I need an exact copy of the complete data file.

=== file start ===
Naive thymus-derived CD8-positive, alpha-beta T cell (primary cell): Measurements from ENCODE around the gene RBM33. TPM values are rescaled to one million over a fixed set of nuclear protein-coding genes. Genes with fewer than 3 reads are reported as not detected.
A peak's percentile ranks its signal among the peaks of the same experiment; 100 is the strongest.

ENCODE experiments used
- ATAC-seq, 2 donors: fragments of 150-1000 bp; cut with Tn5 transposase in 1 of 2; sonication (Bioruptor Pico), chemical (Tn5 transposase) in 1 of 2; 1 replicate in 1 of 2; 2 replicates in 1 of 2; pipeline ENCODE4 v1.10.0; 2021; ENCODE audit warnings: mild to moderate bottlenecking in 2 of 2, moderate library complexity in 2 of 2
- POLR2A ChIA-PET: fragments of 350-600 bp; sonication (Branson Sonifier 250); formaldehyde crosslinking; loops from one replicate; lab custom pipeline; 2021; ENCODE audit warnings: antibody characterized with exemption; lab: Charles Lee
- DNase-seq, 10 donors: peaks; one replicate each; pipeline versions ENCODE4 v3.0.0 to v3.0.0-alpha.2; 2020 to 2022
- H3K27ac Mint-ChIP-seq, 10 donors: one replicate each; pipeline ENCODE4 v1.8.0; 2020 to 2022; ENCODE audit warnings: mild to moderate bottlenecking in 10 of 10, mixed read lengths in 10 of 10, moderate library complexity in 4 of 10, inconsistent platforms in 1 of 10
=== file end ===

Naive thymus-derived CD8-positive, alpha-beta T cell (primary cell): Measurements from ENCODE around the gene RBM33. TPM values are rescaled to one million over a fixed set of nuclear protein-coding genes. Genes with fewer than 3 reads are reported as not detected.
A peak's percentile ranks its signal among the peaks of the same experiment; 100 is the strongest.

ENCODE experiments used
- ATAC-seq, 2 donors: fragments of 150-1000 bp; cut with Tn5 transposase in 1 of 2; sonication (Bioruptor Pico), chemical (Tn5 transposase) in 1 of 2; 1 replicate in 1 of 2; 2 replicates in 1 of 2; pipeline ENCODE4 v1.10.0; 2021; ENCODE audit warnings: mild to moderate bottlenecking in 2 of 2, moderate library complexity in 2 of 2
- POLR2A ChIA-PET: fragments of 350-600 bp; sonication (Branson Sonifier 250); formaldehyde crosslinking; loops from one replicate; lab custom pipeline; 2021; ENCODE audit warnings: antibody characterized with exemption; lab: Charles Lee
- DNase-seq, 10 donors: peaks; one replicate each; pipeline versions ENCODE4 v3.0.0 to v3.0.0-alpha.2; 2020 to 2022
- H3K27ac Mint-ChIP-seq, 10 donors: one replicate each; pipeline ENCODE4 v1.8.0; 2020 to 2022; ENCODE audit warnings: mild to moderate bottlenecking in 10 of 10, mixed read lengths in 10 of 10, moderate library complexity in 4 of 10, inconsistent platforms in 1 of 10